Bangladesh – Water for cities: Responding to the urban challenge
Water for cities: Responding to the urban challenge
Access to safe water and sanitation is the daily battle for the dwellers living in rapidly growing cities, especially in slums. Dhaka, one of the world’s fastest growing mega-cities is facing abysmal challenges to ensure the right to safe water and sanitation for its people. Experts urged to fill the fissures in the water management plan to cope with the growing number of population and meet the target of Millennium Development Goals.
One out of four city residents worldwide, 789 million in total, lives without access to improved sanitation facilities and 497 million people in cities rely on shared sanitation. The poor in cities receive the worst services, paying up to 50 times more per litre of water than their richer neighbours because they usually have to buy their water from private vendors.
In order to focus the international attention on the impact of rapid urbanisation, industrialisation and uncertainties on urban water systems, World Water Day will be observed tomorrow. This year’s theme, “Water for cities: Responding to the urban challenge” aims to spotlight and encourage governments, organisations, communities and individuals to actively engage in addressing the defy of urban water management.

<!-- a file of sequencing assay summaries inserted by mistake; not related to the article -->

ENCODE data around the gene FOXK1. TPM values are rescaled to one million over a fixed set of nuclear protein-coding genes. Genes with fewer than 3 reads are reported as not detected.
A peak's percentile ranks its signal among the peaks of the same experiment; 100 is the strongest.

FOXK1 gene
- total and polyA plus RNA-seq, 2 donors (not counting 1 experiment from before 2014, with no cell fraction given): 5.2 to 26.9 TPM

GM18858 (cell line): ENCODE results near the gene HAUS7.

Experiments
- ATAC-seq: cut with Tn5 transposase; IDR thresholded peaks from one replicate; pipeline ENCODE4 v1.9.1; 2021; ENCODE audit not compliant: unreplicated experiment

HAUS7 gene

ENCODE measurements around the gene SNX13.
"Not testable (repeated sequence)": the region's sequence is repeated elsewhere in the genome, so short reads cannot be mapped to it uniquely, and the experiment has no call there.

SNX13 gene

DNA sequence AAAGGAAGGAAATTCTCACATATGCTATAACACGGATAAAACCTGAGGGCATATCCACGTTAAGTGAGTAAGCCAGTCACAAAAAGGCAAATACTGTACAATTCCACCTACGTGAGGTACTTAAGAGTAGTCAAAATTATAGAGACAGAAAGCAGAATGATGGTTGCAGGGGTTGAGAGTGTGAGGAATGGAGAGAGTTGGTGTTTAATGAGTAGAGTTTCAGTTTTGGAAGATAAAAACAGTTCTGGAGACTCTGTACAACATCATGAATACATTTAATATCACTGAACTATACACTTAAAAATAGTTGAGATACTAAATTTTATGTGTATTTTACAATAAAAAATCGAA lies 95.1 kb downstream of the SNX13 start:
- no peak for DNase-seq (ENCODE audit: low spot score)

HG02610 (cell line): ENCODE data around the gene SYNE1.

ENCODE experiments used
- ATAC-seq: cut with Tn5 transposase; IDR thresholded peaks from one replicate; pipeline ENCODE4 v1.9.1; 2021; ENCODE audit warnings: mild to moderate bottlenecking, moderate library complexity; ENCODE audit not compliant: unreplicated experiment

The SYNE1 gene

Slums dwellers, 30 to 50 percent of total Dhaka residents are continuously facing hurdles to access safe water and proper sanitation. The situation is getting more complicated by consistent burden of the new migrants who arrive every day. Nearly 40 percent of world’s urban expansion is growing slums that threatens outbreak of diseases like Cholera, Diarrheoa, Malaria.
Along with existing population, around 2,100 people migrating to Dhaka everyday need potable water, sanitation services, and a wastewater system that keeps the city free of disease and ensures sustainable development. Governments, policymakers, municipalities and civil society need top work harder and plan better to deal with the ever growing water and sanitation needs of everyone. Water, after all is life and sanitation is dignity.